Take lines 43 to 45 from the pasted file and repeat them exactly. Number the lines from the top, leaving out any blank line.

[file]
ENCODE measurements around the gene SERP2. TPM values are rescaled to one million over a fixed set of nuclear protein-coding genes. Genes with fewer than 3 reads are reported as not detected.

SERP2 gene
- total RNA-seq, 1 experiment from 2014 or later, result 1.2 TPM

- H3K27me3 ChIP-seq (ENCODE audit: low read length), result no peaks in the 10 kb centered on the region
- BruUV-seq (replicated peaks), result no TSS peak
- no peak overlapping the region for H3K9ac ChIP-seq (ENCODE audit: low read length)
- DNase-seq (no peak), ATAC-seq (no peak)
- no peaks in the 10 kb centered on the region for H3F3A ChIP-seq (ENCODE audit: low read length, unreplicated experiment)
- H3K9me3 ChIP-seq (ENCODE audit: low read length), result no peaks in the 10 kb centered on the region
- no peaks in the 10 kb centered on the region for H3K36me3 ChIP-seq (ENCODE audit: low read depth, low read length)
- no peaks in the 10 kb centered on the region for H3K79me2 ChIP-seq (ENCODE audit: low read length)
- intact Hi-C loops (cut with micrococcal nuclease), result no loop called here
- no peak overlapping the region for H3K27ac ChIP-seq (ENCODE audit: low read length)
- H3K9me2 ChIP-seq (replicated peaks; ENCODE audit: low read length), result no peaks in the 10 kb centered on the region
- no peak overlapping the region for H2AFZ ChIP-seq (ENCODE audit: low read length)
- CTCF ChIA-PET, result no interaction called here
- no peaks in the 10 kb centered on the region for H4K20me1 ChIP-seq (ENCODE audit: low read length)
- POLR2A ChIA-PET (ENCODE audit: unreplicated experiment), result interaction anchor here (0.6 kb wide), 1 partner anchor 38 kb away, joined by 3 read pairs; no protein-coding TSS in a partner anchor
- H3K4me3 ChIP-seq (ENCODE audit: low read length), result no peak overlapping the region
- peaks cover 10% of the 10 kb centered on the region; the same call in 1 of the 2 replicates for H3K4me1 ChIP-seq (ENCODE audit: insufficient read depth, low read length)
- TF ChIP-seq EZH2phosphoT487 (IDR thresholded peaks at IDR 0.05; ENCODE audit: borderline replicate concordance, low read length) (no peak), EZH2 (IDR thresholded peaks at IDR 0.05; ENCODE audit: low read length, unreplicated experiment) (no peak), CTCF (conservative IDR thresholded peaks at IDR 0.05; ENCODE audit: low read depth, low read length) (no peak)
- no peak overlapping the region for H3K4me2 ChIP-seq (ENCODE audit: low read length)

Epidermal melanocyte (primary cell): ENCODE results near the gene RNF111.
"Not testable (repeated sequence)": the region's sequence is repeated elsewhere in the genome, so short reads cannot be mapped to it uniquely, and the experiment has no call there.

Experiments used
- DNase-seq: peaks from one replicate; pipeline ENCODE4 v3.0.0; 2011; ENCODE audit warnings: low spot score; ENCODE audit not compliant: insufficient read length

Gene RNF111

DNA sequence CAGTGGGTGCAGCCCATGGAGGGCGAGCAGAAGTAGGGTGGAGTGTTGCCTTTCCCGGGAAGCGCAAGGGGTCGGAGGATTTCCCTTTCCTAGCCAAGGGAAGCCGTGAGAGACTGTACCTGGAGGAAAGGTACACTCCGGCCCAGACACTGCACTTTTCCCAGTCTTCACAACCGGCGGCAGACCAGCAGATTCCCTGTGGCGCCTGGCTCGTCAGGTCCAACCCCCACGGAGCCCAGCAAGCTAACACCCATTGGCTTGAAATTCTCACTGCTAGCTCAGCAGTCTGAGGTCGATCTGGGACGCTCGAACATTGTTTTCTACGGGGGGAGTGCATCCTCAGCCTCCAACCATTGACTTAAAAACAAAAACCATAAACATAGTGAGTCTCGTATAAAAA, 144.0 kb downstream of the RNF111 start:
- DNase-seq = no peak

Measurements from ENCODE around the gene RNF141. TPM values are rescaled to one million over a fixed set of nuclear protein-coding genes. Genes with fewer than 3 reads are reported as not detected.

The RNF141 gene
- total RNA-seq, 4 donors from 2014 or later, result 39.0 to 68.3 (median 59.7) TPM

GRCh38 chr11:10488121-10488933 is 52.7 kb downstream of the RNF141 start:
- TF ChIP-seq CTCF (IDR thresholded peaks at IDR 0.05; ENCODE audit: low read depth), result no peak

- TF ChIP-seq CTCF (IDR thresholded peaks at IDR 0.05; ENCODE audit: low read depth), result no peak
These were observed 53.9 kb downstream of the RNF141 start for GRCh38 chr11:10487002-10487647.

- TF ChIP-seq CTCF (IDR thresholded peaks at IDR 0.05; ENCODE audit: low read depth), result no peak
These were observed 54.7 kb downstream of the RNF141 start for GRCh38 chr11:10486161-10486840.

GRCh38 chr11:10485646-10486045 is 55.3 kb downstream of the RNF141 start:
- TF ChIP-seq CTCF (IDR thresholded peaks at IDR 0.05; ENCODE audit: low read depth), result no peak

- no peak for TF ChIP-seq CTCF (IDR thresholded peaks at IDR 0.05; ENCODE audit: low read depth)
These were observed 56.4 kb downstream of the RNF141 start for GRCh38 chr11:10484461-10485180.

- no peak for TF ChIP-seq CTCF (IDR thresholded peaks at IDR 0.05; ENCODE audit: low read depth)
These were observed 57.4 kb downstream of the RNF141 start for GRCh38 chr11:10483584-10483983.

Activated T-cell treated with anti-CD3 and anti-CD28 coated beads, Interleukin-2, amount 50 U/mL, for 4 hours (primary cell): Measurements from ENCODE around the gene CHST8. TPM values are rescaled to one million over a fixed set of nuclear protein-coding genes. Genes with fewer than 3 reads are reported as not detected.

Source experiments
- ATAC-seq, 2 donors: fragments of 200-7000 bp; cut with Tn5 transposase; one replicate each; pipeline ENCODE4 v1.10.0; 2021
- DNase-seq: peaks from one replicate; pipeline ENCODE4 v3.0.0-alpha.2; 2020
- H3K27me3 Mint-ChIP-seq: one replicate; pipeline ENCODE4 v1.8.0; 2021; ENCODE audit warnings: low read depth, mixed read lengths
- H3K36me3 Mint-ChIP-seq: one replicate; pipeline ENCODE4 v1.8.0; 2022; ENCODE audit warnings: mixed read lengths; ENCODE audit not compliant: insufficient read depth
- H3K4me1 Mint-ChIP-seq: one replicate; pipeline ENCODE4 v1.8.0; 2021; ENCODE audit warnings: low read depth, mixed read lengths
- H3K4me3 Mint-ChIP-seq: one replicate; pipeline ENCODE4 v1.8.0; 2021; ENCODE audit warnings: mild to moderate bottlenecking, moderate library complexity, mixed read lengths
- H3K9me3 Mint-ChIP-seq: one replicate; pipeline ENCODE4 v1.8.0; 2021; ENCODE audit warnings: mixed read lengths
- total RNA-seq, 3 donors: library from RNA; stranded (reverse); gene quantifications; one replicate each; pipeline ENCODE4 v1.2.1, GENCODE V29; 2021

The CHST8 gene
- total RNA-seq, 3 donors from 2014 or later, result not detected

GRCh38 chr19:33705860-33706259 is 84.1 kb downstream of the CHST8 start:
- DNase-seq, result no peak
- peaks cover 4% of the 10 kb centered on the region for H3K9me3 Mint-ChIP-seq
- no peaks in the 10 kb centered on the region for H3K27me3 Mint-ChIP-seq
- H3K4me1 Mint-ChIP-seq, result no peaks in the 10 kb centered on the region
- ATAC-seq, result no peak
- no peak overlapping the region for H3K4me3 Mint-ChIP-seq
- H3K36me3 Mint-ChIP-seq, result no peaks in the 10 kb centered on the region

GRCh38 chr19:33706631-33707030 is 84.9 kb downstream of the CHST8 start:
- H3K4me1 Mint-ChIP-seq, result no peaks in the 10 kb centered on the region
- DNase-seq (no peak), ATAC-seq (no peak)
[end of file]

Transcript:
- no peak for TF ChIP-seq CTCF (IDR thresholded peaks at IDR 0.05; ENCODE audit: low read depth)
These were observed 57.4 kb downstream of the RNF141 start for GRCh38 chr11:10483584-10483983.

Activated T-cell treated with anti-CD3 and anti-CD28 coated beads, Interleukin-2, amount 50 U/mL, for 4 hours (primary cell): Measurements from ENCODE around the gene CHST8. TPM values are rescaled to one million over a fixed set of nuclear protein-coding genes. Genes with fewer than 3 reads are reported as not detected.